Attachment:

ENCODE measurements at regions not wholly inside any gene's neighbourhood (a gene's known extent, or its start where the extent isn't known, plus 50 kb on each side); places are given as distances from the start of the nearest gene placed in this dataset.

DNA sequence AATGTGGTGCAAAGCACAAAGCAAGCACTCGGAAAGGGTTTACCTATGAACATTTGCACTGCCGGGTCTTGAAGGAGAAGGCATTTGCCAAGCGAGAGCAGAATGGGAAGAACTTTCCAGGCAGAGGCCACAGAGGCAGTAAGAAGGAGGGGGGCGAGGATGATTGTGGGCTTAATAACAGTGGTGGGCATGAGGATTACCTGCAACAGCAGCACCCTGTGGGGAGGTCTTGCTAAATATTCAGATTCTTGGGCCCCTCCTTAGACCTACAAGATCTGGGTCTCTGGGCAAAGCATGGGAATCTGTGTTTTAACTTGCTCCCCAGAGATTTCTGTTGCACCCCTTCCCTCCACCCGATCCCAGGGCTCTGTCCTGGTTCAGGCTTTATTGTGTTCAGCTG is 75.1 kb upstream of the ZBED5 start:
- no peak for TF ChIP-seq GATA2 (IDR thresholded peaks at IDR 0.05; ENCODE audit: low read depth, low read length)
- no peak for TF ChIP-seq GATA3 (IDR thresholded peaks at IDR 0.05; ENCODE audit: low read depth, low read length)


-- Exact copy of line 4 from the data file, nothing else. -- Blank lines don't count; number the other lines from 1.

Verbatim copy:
- no peak for TF ChIP-seq GATA3 (IDR thresholded peaks at IDR 0.05; ENCODE audit: low read depth, low read length)